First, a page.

Art July 15, 2013 By Aiya Ono

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genesisheader2 Sebastião Salgado
“Photography invaded my life,” Sebastião Salgado says during a TED speech on Genesis. An activist and former economist, Salgado’s demeanor is telling of the forty years he’s dedicated to capturing and witnessing the world’s most devastating tragedies. In 1994, Salgado was in Rwanda, documenting the genocide of the Tutsi, which would later be published in Migrations (2000). It was this that led Salgado to crave a project where his focus was not the tragedy of humanity, but instead, the beauty of this planet. The result is Genesis, his most recent and, he says, final project as a photographer.

Published by Taschen, Genesis is the result of approximately thirty trips on foot, light aircraft, boats, canoes, and hot air balloons over almost a decade. Some may view Genesis as a tangent to Salgado’s previous work, however, Salgado states that his mission has not varied and is instead simply approaching the same message from the opposite end.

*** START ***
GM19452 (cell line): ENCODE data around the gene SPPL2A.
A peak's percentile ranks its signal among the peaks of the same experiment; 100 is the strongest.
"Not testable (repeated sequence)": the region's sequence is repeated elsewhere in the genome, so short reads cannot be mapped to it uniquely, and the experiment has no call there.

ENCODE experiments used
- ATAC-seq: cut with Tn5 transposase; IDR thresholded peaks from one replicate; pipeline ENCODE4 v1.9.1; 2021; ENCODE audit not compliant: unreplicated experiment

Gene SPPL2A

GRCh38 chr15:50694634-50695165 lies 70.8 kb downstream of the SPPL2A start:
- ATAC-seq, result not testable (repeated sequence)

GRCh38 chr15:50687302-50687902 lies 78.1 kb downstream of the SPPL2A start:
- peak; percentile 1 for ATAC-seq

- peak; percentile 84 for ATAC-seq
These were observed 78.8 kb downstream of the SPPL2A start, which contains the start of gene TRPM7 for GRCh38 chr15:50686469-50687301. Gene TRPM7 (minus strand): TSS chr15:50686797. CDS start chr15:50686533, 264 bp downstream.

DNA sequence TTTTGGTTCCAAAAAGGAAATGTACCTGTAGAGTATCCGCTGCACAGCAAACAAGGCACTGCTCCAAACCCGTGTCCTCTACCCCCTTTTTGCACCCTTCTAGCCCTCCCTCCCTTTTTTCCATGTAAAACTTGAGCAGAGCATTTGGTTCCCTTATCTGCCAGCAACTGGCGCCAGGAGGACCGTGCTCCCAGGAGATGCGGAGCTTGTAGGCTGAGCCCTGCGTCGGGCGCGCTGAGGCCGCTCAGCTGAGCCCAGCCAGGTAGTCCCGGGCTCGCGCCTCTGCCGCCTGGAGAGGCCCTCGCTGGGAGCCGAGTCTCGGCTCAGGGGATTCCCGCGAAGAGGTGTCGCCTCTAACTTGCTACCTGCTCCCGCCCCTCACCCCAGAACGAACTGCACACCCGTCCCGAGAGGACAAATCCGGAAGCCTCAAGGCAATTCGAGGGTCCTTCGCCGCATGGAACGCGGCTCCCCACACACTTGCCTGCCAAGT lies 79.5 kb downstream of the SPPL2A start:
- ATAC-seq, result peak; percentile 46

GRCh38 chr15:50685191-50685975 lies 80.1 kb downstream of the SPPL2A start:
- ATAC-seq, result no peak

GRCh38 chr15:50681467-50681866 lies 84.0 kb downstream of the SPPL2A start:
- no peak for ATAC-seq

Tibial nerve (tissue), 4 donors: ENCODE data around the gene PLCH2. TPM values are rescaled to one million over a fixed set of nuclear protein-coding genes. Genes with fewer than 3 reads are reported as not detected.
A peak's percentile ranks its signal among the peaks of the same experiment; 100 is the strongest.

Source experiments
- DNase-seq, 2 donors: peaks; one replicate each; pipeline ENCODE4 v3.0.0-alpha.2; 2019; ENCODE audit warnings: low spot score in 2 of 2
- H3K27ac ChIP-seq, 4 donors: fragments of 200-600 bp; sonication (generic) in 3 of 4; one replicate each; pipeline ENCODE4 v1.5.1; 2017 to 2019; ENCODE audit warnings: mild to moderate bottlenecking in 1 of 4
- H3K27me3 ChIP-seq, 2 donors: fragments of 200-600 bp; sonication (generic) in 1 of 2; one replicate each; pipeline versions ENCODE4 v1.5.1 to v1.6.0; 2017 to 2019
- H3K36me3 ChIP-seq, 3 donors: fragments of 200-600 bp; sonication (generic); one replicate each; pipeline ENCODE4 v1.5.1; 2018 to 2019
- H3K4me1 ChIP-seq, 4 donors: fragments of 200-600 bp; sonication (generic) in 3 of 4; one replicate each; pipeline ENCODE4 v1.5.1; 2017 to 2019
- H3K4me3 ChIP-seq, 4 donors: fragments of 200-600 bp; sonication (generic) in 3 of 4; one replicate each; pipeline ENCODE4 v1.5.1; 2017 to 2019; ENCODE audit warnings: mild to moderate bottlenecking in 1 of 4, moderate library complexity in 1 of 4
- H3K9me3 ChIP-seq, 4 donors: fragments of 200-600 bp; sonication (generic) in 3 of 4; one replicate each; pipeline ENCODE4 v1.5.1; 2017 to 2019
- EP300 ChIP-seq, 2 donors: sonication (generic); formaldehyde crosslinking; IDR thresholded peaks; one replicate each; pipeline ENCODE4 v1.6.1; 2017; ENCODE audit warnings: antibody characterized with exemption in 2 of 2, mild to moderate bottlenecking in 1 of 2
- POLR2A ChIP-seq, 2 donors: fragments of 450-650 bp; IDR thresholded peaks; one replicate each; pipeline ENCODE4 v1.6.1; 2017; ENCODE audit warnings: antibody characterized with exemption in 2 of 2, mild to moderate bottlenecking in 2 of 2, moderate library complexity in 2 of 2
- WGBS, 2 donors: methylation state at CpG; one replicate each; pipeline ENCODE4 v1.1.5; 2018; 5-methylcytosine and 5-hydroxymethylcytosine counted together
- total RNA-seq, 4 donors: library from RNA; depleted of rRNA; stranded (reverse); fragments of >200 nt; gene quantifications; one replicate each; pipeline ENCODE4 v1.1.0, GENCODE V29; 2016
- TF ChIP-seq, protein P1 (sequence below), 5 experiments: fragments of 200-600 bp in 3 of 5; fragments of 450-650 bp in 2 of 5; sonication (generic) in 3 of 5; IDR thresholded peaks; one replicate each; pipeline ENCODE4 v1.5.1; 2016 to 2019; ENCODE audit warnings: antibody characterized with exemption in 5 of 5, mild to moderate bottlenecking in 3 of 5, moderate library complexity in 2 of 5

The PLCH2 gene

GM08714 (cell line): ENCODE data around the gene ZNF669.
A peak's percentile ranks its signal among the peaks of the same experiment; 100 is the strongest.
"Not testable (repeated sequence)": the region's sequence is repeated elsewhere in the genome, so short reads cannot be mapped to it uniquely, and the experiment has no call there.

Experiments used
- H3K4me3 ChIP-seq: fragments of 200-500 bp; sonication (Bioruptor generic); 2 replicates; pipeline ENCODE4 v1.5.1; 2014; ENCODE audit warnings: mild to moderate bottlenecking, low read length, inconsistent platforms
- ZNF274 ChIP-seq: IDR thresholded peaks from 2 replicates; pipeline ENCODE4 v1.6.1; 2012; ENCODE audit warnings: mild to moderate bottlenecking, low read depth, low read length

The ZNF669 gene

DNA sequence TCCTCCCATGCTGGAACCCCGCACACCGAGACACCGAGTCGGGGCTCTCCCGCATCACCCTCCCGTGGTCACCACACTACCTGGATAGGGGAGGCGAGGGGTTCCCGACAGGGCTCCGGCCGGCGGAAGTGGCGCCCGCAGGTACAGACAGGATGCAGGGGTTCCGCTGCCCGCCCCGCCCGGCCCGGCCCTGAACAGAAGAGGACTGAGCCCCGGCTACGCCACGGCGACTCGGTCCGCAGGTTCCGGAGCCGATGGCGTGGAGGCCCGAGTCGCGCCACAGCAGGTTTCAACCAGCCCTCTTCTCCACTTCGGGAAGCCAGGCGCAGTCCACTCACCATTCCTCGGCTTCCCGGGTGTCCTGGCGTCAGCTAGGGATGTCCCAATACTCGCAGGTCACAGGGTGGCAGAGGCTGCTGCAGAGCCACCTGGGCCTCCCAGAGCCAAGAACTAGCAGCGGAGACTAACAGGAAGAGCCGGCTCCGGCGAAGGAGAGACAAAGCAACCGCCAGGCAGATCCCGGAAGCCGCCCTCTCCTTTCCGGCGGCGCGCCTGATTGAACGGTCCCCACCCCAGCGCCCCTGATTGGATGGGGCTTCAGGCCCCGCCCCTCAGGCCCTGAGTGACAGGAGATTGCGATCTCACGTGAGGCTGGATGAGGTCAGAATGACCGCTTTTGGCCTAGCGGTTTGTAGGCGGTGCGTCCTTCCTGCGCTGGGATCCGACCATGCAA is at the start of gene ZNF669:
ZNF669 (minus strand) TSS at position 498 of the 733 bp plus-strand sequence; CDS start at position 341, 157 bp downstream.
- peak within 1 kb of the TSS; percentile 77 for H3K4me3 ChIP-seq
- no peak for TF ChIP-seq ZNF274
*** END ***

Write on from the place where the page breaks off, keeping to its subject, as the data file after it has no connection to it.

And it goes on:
It is a remarkably positive statement for a photographer who has spent his life following devastation. Biblical landscapes and portraits of those unadulterated by modern society span a mammoth 520 pages, voicing the beauty that still exists on our planet. According to Salgado, “Forty-six percent of the planet is still as it was in the time of genesis”.

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Art July 12, 2013 By Aiya Ono

Nathan and Robyn, 2012, Provincetown, MA

Nathan and Robyn, 2012, Provincetown, MA

touching header Touching Strangers
PLANET previously introduced Bus Travelers by Richard Renaldi, a series of work that encapsulates Renaldi’s fascination with people and their idiosyncrasies. Taking this fascination further, Renaldi has been working on a project since 2007 that explores what would happen if two complete strangers were asked to physically interact with each other for a portrait. Taking the subjects out of their comfort zone, the strangers would stand intimately, while Renaldi disappeared behind an 8 x 10 large format camera. Thus began, Touching Strangers, Renaldi’s newest body of work.

Photography is often seen as a one man show but in Renaldi’s case, this is hardly true. The series is yet to be finished however, and relies on backers like yourself to publish the book via the Aperture Foundation. From now till August 5th, 2013, Touching Strangers can be pre-ordered on Kickstarter, which is scheduled to be released spring of 2014.

Those who support the campaign, will receive a special Kickstarter edition of the book, bound in cloth with special design and production features separate from those that will be distributed in stores. Signed and edition prints of his work are also available.

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